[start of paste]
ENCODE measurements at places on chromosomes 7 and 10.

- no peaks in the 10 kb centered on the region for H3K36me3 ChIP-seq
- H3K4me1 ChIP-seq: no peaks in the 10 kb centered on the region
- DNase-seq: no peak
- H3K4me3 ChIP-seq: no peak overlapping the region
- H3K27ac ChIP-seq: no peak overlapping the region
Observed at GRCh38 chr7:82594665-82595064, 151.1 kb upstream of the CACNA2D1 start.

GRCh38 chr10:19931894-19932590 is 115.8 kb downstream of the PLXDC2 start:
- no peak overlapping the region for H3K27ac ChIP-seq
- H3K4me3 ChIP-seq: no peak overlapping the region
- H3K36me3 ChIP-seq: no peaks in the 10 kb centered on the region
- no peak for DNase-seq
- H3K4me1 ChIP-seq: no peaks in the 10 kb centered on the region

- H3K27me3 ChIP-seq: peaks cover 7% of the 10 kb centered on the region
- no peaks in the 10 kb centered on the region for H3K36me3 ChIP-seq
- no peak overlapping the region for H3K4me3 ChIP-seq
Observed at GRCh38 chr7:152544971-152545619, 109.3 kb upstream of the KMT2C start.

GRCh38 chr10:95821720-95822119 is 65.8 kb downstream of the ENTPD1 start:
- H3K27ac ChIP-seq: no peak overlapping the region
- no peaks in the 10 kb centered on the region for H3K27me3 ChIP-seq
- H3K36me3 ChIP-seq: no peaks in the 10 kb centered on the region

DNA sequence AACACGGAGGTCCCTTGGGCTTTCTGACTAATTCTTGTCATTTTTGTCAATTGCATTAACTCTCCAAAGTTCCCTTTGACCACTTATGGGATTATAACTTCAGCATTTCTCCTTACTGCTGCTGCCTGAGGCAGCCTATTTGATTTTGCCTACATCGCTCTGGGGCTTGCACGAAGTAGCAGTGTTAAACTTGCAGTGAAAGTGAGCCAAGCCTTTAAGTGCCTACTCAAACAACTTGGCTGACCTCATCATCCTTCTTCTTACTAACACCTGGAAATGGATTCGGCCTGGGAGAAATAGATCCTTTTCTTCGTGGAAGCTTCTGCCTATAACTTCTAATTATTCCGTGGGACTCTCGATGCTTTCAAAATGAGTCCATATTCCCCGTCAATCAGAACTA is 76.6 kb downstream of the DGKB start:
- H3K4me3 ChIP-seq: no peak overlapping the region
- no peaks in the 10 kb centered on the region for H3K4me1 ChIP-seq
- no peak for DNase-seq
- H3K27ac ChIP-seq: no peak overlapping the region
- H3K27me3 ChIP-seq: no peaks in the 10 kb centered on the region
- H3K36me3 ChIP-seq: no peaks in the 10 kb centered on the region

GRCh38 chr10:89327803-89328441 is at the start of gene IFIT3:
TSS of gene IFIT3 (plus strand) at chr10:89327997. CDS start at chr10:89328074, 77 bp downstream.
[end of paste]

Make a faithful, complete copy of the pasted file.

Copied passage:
ENCODE measurements at places on chromosomes 7 and 10.

- no peaks in the 10 kb centered on the region for H3K36me3 ChIP-seq
- H3K4me1 ChIP-seq: no peaks in the 10 kb centered on the region
- DNase-seq: no peak
- H3K4me3 ChIP-seq: no peak overlapping the region
- H3K27ac ChIP-seq: no peak overlapping the region
Observed at GRCh38 chr7:82594665-82595064, 151.1 kb upstream of the CACNA2D1 start.

GRCh38 chr10:19931894-19932590 is 115.8 kb downstream of the PLXDC2 start:
- no peak overlapping the region for H3K27ac ChIP-seq
- H3K4me3 ChIP-seq: no peak overlapping the region
- H3K36me3 ChIP-seq: no peaks in the 10 kb centered on the region
- no peak for DNase-seq
- H3K4me1 ChIP-seq: no peaks in the 10 kb centered on the region

- H3K27me3 ChIP-seq: peaks cover 7% of the 10 kb centered on the region
- no peaks in the 10 kb centered on the region for H3K36me3 ChIP-seq
- no peak overlapping the region for H3K4me3 ChIP-seq
Observed at GRCh38 chr7:152544971-152545619, 109.3 kb upstream of the KMT2C start.

GRCh38 chr10:95821720-95822119 is 65.8 kb downstream of the ENTPD1 start:
- H3K27ac ChIP-seq: no peak overlapping the region
- no peaks in the 10 kb centered on the region for H3K27me3 ChIP-seq
- H3K36me3 ChIP-seq: no peaks in the 10 kb centered on the region

DNA sequence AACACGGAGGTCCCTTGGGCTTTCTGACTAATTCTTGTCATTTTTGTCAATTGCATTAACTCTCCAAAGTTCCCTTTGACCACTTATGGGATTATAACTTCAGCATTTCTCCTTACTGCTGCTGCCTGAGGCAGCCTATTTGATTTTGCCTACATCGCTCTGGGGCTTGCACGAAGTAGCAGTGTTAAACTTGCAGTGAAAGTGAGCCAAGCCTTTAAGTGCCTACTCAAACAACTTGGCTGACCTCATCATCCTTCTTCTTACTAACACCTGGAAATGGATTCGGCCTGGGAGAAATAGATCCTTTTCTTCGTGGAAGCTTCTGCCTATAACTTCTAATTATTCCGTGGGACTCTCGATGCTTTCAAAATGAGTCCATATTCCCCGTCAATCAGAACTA is 76.6 kb downstream of the DGKB start:
- H3K4me3 ChIP-seq: no peak overlapping the region
- no peaks in the 10 kb centered on the region for H3K4me1 ChIP-seq
- no peak for DNase-seq
- H3K27ac ChIP-seq: no peak overlapping the region
- H3K27me3 ChIP-seq: no peaks in the 10 kb centered on the region
- H3K36me3 ChIP-seq: no peaks in the 10 kb centered on the region

GRCh38 chr10:89327803-89328441 is at the start of gene IFIT3:
TSS of gene IFIT3 (plus strand) at chr10:89327997. CDS start at chr10:89328074, 77 bp downstream.